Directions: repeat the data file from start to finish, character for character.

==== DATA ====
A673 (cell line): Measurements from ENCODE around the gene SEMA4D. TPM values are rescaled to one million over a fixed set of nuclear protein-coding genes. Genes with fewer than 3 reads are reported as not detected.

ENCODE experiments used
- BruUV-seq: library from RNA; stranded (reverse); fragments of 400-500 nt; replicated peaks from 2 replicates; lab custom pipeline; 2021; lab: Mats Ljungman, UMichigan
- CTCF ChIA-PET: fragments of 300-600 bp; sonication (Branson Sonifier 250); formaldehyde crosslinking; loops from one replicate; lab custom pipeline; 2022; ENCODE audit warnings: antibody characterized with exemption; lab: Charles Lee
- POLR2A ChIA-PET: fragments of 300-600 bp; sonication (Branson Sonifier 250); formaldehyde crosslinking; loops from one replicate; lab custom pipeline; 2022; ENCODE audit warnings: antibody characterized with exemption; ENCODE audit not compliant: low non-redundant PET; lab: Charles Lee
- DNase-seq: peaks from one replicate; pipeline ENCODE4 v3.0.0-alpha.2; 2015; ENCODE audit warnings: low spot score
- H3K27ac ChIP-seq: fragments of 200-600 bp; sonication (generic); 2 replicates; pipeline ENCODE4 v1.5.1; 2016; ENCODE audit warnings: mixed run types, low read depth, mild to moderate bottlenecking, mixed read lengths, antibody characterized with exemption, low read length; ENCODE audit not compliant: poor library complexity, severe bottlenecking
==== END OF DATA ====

A673 (cell line): Measurements from ENCODE around the gene SEMA4D. TPM values are rescaled to one million over a fixed set of nuclear protein-coding genes. Genes with fewer than 3 reads are reported as not detected.

ENCODE experiments used
- BruUV-seq: library from RNA; stranded (reverse); fragments of 400-500 nt; replicated peaks from 2 replicates; lab custom pipeline; 2021; lab: Mats Ljungman, UMichigan
- CTCF ChIA-PET: fragments of 300-600 bp; sonication (Branson Sonifier 250); formaldehyde crosslinking; loops from one replicate; lab custom pipeline; 2022; ENCODE audit warnings: antibody characterized with exemption; lab: Charles Lee
- POLR2A ChIA-PET: fragments of 300-600 bp; sonication (Branson Sonifier 250); formaldehyde crosslinking; loops from one replicate; lab custom pipeline; 2022; ENCODE audit warnings: antibody characterized with exemption; ENCODE audit not compliant: low non-redundant PET; lab: Charles Lee
- DNase-seq: peaks from one replicate; pipeline ENCODE4 v3.0.0-alpha.2; 2015; ENCODE audit warnings: low spot score
- H3K27ac ChIP-seq: fragments of 200-600 bp; sonication (generic); 2 replicates; pipeline ENCODE4 v1.5.1; 2016; ENCODE audit warnings: mixed run types, low read depth, mild to moderate bottlenecking, mixed read lengths, antibody characterized with exemption, low read length; ENCODE audit not compliant: poor library complexity, severe bottlenecking